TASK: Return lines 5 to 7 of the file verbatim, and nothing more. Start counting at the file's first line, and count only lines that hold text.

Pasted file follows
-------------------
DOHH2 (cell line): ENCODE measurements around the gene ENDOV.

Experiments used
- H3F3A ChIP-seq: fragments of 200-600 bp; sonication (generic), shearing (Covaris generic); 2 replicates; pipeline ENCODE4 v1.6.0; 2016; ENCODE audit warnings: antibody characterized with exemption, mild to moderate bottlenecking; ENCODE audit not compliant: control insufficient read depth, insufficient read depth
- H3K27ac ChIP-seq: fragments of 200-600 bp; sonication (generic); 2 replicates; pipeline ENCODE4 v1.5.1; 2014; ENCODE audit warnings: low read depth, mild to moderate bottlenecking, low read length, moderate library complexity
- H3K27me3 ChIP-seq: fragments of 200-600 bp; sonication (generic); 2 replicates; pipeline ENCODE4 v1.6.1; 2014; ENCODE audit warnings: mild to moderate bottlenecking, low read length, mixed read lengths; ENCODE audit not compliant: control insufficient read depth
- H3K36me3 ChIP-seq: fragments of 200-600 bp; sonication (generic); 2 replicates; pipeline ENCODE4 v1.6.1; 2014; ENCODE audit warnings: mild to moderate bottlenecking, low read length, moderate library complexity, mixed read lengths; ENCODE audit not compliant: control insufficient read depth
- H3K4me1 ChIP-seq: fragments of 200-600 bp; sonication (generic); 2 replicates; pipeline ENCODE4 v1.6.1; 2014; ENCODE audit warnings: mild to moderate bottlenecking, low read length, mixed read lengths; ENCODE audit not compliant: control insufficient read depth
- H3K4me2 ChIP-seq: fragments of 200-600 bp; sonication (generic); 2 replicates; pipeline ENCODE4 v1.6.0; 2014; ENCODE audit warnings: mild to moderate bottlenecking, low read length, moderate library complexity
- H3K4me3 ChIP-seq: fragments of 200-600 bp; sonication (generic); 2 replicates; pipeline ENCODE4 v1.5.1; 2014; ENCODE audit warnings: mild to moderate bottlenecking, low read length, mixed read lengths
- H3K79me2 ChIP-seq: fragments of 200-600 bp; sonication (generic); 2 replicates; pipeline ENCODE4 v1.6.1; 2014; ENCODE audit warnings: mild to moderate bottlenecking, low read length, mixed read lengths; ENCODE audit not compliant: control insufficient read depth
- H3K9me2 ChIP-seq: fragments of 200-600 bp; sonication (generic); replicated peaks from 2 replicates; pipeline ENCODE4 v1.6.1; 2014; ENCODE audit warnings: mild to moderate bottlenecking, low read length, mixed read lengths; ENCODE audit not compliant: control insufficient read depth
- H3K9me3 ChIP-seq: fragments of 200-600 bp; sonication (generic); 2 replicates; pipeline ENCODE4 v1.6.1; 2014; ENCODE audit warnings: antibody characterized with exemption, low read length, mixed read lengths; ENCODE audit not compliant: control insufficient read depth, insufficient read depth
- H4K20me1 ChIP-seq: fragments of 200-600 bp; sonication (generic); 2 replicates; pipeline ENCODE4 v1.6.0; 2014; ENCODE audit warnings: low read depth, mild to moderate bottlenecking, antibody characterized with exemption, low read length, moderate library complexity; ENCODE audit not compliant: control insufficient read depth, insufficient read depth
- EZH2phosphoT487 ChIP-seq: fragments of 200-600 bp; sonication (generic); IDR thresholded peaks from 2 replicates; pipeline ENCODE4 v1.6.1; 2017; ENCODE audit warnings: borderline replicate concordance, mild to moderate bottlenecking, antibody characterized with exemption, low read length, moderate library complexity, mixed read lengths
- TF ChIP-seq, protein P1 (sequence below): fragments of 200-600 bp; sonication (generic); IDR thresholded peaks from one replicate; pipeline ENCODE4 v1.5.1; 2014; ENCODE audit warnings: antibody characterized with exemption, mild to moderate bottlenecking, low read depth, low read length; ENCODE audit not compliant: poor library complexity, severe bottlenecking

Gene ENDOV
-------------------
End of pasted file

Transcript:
- H3K27me3 ChIP-seq: fragments of 200-600 bp; sonication (generic); 2 replicates; pipeline ENCODE4 v1.6.1; 2014; ENCODE audit warnings: mild to moderate bottlenecking, low read length, mixed read lengths; ENCODE audit not compliant: control insufficient read depth
- H3K36me3 ChIP-seq: fragments of 200-600 bp; sonication (generic); 2 replicates; pipeline ENCODE4 v1.6.1; 2014; ENCODE audit warnings: mild to moderate bottlenecking, low read length, moderate library complexity, mixed read lengths; ENCODE audit not compliant: control insufficient read depth
- H3K4me1 ChIP-seq: fragments of 200-600 bp; sonication (generic); 2 replicates; pipeline ENCODE4 v1.6.1; 2014; ENCODE audit warnings: mild to moderate bottlenecking, low read length, mixed read lengths; ENCODE audit not compliant: control insufficient read depth